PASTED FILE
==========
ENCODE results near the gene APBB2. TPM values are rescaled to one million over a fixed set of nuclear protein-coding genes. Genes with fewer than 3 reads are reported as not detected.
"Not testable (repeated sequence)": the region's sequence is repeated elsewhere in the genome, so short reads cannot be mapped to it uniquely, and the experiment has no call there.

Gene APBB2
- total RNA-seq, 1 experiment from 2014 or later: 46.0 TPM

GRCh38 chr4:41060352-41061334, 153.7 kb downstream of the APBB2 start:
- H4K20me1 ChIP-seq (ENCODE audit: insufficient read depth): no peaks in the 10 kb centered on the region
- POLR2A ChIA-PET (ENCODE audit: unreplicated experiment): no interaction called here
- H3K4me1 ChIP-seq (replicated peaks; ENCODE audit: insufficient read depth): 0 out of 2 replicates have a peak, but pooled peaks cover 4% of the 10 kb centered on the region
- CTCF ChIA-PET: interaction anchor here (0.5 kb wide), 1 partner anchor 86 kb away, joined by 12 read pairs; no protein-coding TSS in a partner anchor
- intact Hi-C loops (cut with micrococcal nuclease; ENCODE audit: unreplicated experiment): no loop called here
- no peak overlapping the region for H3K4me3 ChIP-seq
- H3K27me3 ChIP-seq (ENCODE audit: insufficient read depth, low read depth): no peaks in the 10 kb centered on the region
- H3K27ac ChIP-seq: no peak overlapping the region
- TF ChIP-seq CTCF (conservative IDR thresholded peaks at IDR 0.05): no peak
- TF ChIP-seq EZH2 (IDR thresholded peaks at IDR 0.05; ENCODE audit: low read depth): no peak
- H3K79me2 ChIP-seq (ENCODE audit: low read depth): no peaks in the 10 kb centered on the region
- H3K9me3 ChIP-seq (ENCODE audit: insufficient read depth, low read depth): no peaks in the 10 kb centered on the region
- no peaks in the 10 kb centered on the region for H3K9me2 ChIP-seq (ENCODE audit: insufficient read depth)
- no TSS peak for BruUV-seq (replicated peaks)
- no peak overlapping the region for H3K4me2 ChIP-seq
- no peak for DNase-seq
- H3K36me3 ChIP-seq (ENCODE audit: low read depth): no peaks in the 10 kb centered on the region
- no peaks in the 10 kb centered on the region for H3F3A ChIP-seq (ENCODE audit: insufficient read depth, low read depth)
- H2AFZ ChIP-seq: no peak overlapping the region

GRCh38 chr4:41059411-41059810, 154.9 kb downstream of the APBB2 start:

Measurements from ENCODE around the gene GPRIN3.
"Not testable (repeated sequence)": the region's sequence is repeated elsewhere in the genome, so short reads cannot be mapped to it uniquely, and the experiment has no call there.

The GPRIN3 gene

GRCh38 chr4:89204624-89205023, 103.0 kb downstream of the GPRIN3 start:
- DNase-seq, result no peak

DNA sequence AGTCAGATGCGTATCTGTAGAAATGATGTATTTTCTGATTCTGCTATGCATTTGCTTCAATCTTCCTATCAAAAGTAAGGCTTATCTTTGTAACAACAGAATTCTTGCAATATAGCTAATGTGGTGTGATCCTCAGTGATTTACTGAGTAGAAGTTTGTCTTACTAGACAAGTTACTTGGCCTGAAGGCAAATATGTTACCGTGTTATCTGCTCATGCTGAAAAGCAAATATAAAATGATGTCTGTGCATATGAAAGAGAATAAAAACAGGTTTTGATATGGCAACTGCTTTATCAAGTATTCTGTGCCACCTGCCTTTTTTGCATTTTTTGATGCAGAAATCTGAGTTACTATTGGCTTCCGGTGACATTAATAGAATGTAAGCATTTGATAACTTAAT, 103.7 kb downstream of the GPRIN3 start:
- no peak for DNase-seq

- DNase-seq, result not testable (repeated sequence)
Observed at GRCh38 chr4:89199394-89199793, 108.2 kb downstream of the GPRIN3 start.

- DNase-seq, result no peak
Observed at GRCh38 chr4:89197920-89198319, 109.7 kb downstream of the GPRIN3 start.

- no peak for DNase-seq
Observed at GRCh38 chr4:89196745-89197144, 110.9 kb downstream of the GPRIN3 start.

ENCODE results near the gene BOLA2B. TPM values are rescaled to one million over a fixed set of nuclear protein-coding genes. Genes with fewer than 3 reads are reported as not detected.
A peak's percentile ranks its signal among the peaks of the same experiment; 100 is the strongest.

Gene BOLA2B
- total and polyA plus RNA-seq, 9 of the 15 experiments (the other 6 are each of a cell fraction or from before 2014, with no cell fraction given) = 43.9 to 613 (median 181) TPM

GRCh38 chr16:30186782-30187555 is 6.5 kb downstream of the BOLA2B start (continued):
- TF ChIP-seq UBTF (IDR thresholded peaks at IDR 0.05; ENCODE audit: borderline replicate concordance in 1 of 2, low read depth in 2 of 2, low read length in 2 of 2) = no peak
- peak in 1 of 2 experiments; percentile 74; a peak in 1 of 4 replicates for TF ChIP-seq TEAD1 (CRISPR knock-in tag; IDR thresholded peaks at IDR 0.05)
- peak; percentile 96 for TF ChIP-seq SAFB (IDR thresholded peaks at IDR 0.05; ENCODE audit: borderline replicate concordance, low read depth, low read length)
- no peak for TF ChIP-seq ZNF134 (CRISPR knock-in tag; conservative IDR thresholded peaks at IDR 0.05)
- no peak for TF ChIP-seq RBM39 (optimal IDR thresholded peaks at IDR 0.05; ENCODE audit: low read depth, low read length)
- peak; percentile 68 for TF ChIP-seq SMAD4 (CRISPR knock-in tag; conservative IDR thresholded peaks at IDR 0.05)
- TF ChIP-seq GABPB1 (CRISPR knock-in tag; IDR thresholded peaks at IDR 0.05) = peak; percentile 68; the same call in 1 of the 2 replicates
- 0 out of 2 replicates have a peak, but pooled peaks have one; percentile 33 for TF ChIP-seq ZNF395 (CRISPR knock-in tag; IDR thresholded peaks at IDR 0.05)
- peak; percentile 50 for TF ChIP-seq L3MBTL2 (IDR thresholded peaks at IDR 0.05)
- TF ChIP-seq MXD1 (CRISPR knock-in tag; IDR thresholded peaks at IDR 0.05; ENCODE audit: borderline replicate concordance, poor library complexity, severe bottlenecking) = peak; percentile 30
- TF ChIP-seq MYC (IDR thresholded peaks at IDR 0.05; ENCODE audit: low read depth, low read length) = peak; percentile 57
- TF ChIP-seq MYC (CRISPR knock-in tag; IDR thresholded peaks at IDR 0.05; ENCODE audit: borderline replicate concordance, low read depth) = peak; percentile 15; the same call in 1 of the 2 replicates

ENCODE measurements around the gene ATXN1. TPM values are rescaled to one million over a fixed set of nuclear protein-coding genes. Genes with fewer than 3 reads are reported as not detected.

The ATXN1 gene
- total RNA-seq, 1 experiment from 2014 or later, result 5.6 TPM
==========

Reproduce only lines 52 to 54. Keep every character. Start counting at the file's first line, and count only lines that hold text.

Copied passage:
- peak; percentile 50 for TF ChIP-seq L3MBTL2 (IDR thresholded peaks at IDR 0.05)
- TF ChIP-seq MXD1 (CRISPR knock-in tag; IDR thresholded peaks at IDR 0.05; ENCODE audit: borderline replicate concordance, poor library complexity, severe bottlenecking) = peak; percentile 30
- TF ChIP-seq MYC (IDR thresholded peaks at IDR 0.05; ENCODE audit: low read depth, low read length) = peak; percentile 57